Aug. 1 (Bloomberg) -- Ivory Coast, the world’s biggest cocoa grower, has set up a stabilization fund designed to make sure farmers will receive a minimum price for their beans.
President Alassane Ouattara signed a decree establishing the fund, which already contains 29 billion CFA francs ($54 million), government spokesman Bruno Kone told reporters in Abidjan, the commercial capital, today.
The government plans to increase the fund to 40 billion francs before the main harvesting season begins on Oct. 1, Kone said. The fund will not hold more than 70 billion francs, he said.
The reserve is part of industry reforms that include selling the future harvest through twice-weekly auctions before the start of the crop season. The fund is meant to mitigate the risks of the pre-selling system for purchasers, who have to agree on a price months before the delivery of the beans, according to the government.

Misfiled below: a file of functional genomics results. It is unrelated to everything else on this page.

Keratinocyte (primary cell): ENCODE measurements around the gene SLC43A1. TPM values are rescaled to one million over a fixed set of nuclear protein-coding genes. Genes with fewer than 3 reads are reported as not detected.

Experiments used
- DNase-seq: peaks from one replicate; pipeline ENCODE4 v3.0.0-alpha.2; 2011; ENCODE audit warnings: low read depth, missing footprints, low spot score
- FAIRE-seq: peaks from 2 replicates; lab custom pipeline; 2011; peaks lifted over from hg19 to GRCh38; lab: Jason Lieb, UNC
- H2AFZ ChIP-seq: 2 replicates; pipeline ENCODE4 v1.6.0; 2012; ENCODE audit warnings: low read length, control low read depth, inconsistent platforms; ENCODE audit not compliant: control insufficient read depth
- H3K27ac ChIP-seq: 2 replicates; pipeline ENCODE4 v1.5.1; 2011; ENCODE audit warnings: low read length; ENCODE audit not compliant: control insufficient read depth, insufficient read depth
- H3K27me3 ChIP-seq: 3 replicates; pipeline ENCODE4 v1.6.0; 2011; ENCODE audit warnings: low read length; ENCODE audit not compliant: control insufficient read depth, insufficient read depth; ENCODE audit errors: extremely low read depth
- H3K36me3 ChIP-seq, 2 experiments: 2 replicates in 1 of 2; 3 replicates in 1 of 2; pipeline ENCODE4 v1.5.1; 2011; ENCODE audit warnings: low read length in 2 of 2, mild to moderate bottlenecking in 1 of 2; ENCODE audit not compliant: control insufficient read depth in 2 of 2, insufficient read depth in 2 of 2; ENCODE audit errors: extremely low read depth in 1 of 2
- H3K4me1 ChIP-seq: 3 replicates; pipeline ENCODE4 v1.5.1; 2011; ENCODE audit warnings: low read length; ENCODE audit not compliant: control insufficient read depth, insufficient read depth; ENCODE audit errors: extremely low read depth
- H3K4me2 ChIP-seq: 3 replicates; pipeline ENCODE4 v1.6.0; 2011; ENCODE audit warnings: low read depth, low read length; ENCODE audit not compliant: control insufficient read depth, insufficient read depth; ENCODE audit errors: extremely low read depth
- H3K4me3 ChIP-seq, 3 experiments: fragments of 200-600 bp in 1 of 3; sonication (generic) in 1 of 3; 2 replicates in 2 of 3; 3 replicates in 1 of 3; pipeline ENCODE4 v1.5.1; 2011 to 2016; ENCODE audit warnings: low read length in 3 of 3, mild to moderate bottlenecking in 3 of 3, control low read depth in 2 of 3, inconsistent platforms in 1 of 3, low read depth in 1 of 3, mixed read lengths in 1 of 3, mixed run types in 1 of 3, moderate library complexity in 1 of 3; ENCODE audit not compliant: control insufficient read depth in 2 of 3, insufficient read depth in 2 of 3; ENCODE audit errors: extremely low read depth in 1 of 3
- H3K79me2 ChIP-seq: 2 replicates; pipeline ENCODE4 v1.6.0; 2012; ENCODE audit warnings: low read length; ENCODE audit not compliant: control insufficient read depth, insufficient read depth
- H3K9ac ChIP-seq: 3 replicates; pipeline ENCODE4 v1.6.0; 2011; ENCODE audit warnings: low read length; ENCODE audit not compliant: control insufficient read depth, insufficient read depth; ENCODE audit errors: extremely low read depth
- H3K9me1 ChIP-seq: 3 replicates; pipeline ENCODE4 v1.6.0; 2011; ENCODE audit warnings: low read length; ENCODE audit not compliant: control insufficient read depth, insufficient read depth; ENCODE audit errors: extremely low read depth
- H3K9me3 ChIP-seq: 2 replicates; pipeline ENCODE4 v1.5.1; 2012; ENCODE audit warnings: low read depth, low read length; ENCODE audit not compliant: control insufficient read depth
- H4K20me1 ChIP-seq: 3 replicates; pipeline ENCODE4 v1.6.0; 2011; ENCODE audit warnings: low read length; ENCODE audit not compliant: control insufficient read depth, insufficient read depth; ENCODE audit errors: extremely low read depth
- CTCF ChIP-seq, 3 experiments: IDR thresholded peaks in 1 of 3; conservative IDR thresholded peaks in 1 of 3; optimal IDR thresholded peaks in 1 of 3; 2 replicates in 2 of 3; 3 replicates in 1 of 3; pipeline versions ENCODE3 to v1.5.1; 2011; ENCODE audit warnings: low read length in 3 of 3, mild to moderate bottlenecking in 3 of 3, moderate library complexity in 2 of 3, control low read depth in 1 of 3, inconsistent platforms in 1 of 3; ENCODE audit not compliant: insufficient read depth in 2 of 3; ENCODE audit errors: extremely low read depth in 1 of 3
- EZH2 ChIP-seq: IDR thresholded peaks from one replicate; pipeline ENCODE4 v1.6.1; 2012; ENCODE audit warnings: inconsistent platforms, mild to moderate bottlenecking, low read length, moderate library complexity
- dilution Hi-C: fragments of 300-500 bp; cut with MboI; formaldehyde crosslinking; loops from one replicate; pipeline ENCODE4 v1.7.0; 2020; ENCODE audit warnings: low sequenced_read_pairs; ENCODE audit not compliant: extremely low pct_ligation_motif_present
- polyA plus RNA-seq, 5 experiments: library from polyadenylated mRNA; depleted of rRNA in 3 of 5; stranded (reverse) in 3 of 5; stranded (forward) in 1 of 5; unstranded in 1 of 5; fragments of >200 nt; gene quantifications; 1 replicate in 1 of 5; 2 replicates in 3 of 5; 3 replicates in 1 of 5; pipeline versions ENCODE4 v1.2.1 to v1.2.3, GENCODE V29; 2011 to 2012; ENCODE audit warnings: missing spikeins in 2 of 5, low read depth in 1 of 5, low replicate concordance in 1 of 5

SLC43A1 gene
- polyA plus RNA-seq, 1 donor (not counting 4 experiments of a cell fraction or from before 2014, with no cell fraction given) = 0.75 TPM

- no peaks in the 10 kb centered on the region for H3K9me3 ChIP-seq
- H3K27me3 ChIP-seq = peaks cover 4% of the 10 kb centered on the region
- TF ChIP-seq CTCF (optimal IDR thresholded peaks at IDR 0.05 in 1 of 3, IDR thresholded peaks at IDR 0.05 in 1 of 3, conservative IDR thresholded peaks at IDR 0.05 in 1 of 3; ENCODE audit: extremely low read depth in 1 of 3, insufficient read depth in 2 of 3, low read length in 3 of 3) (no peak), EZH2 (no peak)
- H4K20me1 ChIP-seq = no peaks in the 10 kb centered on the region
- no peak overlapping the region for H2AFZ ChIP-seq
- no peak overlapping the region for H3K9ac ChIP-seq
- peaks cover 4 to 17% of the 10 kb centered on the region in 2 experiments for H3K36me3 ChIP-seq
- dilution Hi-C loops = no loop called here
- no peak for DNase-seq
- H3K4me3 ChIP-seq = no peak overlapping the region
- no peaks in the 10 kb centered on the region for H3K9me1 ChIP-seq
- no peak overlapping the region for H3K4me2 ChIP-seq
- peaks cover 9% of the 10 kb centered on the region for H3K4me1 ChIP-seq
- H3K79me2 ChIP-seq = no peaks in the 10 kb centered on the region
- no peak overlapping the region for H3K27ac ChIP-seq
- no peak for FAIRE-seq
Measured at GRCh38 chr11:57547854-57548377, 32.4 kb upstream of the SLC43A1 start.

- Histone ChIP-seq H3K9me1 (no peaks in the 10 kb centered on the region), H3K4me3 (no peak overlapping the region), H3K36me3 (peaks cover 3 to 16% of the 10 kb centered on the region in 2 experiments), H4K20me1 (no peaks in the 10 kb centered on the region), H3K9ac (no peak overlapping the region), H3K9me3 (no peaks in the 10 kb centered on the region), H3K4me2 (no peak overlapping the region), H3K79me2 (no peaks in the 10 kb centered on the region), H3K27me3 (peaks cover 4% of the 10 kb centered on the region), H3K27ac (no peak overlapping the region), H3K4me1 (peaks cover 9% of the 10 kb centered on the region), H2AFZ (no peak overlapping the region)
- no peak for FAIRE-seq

Under the new plan, buyers must pay farmers a minimum cocoa price equal to 60 percent of the international price as of Oct. 1, the government said when the policy was announced last year.
To contact the reporter on this story: Baudelaire Mieu in Abidjan via Accra at firstname.lastname@example.org
To contact the editor responsible for this story: Emily Bowers at email@example.com